Alsatian Heritage Museum

Located in Ungersheim, about 25 minutes south of Colmar is the Alsatian Heritage Museum (Ecomusée d’Alsace). This is an outdoor museum made up of over 75 houses and buildings brought from throughout the region to this one location. This living museum is one of the largest in Europe, covering over 100 hectares of land. Here you can find craftsmen demonstrating their skills, sample Alsatian cuisine, and learn about Alsatian culture through the centuries. A wonderful way to learn about locals and the story of the people in this region.

Should you desire to go further afield, Freiburg, Germany and Basel, Switzerland are only an hour away. Alsace also has wonderful vineyards, plenty of roads for cycling, rivers for kayaking, and forest trails for hiking. Whatever adventure your seeking, Alsace can make it a reality and having an automobile makes everything accessible.


This guest post written by Kirsten Maxwell of Kids Are A Trip, a family travel blog. You can find her on Twitter, Facebook & Instagram. Kirsten is a wife and mom to 3 over-scheduled kids & a rambunctious pup. She loves sharing her family’s travel adventures and tips, including the challenges of traveling with a child with food allergies. Find inspiration for your next family trip.

Tipping in Europe

For travelers, local etiquette is often a concern and researching tipping in Europe or other destinations around the world is a natural step in planning the perfect trip. The good news is that understanding the tipping culture in European nations is fairly straightforward and in general you’ll be fine as long as you follow these handy suggestions for how to leave a tip in Europe.

Below we’ll cover the most common scenarios in which you may feel inclined to leave a tip, and we offer suggestions for how much it’s polite to tip in Europe during certain situations.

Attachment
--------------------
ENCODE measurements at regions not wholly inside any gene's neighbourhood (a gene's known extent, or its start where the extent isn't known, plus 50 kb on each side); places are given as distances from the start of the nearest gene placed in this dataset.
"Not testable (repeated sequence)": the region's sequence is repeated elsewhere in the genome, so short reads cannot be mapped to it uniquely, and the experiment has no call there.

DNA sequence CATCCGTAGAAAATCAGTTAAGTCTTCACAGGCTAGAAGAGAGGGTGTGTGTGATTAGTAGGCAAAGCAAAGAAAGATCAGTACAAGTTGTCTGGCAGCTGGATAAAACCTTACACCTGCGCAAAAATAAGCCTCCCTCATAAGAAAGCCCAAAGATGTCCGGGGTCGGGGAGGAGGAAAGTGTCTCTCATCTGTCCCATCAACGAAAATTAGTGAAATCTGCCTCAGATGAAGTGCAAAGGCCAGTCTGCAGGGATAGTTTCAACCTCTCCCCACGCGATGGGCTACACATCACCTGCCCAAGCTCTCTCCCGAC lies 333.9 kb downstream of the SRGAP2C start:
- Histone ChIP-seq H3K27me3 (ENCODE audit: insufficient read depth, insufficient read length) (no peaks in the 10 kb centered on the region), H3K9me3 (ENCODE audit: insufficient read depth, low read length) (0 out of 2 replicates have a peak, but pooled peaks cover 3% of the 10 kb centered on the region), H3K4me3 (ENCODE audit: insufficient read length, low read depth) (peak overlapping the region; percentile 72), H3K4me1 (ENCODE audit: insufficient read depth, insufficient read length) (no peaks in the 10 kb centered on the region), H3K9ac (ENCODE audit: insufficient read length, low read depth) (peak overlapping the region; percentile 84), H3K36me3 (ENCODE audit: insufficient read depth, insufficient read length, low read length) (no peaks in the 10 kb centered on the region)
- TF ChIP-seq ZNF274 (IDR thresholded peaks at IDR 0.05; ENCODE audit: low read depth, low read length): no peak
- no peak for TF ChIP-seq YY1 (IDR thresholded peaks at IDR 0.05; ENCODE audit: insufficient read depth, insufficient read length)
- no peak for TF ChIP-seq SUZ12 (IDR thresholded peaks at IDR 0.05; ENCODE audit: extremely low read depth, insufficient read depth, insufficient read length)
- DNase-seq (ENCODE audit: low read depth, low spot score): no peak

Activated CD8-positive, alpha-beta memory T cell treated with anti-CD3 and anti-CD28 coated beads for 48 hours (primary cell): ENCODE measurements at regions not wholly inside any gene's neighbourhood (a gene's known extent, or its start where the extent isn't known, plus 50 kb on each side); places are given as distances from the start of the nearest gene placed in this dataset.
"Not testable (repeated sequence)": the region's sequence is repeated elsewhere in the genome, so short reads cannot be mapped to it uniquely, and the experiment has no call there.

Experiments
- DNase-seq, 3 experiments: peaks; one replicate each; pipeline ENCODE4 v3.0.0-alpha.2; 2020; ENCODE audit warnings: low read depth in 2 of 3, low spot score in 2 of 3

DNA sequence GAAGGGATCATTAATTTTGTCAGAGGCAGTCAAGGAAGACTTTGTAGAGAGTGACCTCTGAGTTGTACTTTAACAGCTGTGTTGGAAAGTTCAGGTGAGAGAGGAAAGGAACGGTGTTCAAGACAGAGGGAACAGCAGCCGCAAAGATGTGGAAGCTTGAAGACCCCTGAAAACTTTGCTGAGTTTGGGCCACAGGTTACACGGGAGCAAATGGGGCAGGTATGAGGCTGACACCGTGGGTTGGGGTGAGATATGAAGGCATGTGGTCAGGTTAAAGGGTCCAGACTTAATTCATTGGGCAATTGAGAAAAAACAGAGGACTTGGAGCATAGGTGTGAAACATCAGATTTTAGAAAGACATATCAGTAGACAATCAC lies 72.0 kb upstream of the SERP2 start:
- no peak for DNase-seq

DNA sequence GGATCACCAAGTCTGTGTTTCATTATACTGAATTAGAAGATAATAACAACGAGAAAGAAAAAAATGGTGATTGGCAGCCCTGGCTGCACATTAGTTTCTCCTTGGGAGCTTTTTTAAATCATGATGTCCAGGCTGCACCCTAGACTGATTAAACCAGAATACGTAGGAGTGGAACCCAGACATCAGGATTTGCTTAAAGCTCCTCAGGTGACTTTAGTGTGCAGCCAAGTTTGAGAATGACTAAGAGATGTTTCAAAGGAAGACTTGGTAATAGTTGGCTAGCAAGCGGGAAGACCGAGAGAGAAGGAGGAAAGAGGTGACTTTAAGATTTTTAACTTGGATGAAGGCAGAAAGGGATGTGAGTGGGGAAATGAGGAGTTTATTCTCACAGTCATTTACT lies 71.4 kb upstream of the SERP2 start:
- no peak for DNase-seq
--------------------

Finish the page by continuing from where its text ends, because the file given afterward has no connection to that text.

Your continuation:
Important Facts & Common Misconceptions about Tipping in Europe

International travelers are always concerned with knowing when it is appropriate to offer a tip for excellent service and how to avoid insulting the locals (and also what size tip is considered appropriate in that culture). At Auto Europe we hear questions all the time like “How much is too much should I tip in European countries?” and “Will I insult those serving me if I leave a small tip or don’t tip at all?”

The truth is that tipping etiquette varies from one country to the next in Europe, the same way an “appropriate” tip may differ from state to state within the United States. You may be expected to tip more in New York City than in rural Arkansas and the same is true if you’re at a Michelin Star restaurant in Paris or at a pub in rural France. In general travelers in Europe are not obliged to leave a tip, though in many situations it is polite to do so.

Here are a few facts about paying for services in Europe which can guide you when it comes time to leave a tip:

  • In Europe it is required by law that a quoted price includes all taxes. This means that when a price is advertised, the local merchant expects you to pay that price and no more.
  • Most European restaurants will feature a menu outside for patrons to review before entering. If there is a mandatory service charge this will be posted. If you dine at a restaurant and are surprised to see a service charge or tip added to your bill you should speak up – this is probably an attempt to overcharge you.